Press Start – Created by Evan Beamer and Dave Child – Our Email Questionnaire:

1.  Love this modern gamer version of groundhog day!   Casting wise y'all have been able to get big names in other films like Armed Response, what stood out about Darrell and Alison? 

 

 

 

 

Apart from being old pros, Darrell & Allison are also old friends of mine (Evan's).  Look for Darrell in some amazing new stuff – like the Martin McDonagh feature Three Billboards Outside Ebbing Missouri, and the upcoming HBO show Barry starring Bill Hader.  We love that Darrell – despite being one of the coolest people we know – can instantly slip into the nerdy awkwardness the role is saturated in. Allison tends to get cast in quite a few TV dramas (Terra Nova, Incorporated,13 Reasons Why), but she is just a hilarious human being… So whenever we have a chance to try and put her in a comedy, we do!
 
2.  Where did y'all shoot and is the roof the same building as the restaurant? 
We shot at a great little Italian joint in North Hollywood called Victorio's Pizzeria. Be sure to check out the live music every Thursday and Sunday. You may be the only person in the audience under 65 years old, but you won't regret it!  Also they make their own ravioli.  
 
And yes! The roof is on the same building as the restaurant. 

3.  I adore the save point moment as the kiss! How many alternative takes or elements did you have for the "restarts" or did we see everyone?

 

 

 

 

Ha, they definitely kissed quite a few more times than that while we were shooting… We forced them to kiss A LOT.
 
We're going to be pitching this idea as a half hour series – and in that pilot script the reloads escalate the stakes quite bit more. Don't wanna give it all away, but it's fun! Let us make it!
 
4.  What are your favorite game platforms and games to play?  How has the project being taken in by the NEW FORM family change it's trajectory?  Any hopes to see it as a series?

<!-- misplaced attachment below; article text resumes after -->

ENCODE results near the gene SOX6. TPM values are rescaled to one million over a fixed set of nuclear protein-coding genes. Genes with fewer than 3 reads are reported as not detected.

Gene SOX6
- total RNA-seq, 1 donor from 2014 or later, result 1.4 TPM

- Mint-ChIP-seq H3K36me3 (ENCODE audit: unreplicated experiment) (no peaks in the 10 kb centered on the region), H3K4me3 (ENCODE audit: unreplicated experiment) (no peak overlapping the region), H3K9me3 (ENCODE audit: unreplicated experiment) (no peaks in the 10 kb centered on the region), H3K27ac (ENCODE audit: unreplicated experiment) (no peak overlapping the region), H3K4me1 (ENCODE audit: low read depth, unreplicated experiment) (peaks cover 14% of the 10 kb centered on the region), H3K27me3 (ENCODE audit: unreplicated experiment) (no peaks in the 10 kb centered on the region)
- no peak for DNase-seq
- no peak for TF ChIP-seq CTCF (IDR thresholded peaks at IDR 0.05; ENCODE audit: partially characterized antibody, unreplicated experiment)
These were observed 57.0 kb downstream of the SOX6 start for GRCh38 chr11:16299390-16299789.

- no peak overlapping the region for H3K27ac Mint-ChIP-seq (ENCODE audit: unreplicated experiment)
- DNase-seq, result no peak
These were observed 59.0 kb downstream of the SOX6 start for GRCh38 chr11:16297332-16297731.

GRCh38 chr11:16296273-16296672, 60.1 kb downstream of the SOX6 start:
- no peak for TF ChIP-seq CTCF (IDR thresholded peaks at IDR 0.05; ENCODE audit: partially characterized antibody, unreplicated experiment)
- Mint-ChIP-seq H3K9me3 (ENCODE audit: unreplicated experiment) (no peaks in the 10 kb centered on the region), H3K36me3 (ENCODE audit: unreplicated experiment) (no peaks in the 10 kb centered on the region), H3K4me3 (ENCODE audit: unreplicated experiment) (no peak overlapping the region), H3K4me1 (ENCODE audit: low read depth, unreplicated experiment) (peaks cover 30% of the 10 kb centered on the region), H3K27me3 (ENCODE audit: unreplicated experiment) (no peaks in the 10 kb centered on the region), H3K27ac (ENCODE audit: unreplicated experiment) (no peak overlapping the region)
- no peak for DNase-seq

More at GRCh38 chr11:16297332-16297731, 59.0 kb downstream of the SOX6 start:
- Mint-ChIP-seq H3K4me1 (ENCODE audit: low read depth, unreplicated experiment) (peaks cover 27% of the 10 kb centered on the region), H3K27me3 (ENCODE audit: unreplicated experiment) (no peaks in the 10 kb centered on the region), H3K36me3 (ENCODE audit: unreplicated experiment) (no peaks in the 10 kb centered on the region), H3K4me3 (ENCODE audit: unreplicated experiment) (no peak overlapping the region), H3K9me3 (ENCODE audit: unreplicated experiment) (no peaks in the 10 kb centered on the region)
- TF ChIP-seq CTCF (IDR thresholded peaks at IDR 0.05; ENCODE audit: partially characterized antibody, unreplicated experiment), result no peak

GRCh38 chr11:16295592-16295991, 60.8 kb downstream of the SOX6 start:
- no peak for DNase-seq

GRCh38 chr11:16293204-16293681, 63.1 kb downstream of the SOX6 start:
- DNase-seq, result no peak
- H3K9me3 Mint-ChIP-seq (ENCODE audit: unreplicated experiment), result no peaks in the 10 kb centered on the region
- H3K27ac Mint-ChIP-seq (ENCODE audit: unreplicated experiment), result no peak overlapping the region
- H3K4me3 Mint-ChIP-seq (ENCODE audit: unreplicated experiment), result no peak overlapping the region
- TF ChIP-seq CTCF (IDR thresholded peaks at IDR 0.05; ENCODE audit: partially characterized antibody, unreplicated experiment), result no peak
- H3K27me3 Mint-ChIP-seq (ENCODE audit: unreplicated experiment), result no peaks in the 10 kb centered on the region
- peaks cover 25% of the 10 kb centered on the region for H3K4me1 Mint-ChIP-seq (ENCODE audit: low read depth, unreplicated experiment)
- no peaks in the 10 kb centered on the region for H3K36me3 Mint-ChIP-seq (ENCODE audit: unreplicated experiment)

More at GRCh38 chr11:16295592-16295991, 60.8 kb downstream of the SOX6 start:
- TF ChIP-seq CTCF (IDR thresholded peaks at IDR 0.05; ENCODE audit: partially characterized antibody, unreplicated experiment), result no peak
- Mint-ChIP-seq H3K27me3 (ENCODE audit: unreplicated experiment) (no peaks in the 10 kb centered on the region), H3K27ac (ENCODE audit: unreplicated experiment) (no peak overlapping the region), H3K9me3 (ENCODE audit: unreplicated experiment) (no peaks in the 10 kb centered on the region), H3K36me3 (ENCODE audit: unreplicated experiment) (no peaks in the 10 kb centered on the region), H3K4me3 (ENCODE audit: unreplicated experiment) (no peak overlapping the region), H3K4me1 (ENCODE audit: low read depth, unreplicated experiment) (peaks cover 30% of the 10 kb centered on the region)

Dave is more into the RPG, Zelda, Skyrim adventure games, where Evan really bounces around from shooters (PUBG!), to indie platformers (Cuphead!), to local arena games (TowerFall, Smash Brothers).  Dave is rocking the PlayStation and Nintendo consoles, and Evan just picked up a new PC for Steam.
 
New Form gave this project life! Couldn't have done it without them… So thankful.  They are helping us try and shepherd it to the next level as a series. There are a million places we could take this story — and we're really hoping we have the opportunity to show you!
 
5.  What are y'all working on next.
Listen, Mr. or Ms. Selig Film News:  We Have Ideas. Too many ideas. The inventory is FILLED with ideas. Put us in the room, put us in the elevator, put us on an escalator – we will pitch like it's our job. (It's our job.)  Feature, series, whatever – you name it – we are working on it. We have a rather twisted adaptation of Peter Pan in the works that's currently exciting us the most. 
 
Evan keeps busy directing commercials – he's coming off of one for some booze this week. Dave keeps busy acting and doing standup – you can see him in the new music video by The Knocks' called "Trouble" in which he dances with an awesome alien. 

 

 

 

 

LOVE ME DO – "When a closed-off young woman's alcholic father moves in with her fresh off rehab, she must deal with his newly zen, emotional mindset, while confronting the possiblity that she's more like her father than she'd care to admit.  LOVE ME DO is a dark comedy about a parent-child relationship where the roles are reversed.

Love Me Do – Created Gaby Dunn – Our Email Questionnaire with Gaby –

1.  What made you dive into the autobiographical realm and tell such a close story?  How tough was the process of casting your dad's character?

 

A big part of any project is asking yourself, "Why are you the person to tell this story?" Whenever I would recount my childhood with an addict parent, which to me seemed boring because I'd lived it, to anyone who'd had a "normal" childhood, the looks on their faces told me this was worth telling. And more importantly, when I told it to anyone else with a similar experience, there was always some aspect they really related to and that felt cathartic for them. 

 

So if I have the privilege of being able to talk about alcoholism, addiction, messed up parental relationships and it can help people? Then I should bleed my experiences dry and do it! Most of my projects have an element of autobiography to them because nothing I can think up is weirder than what really happened.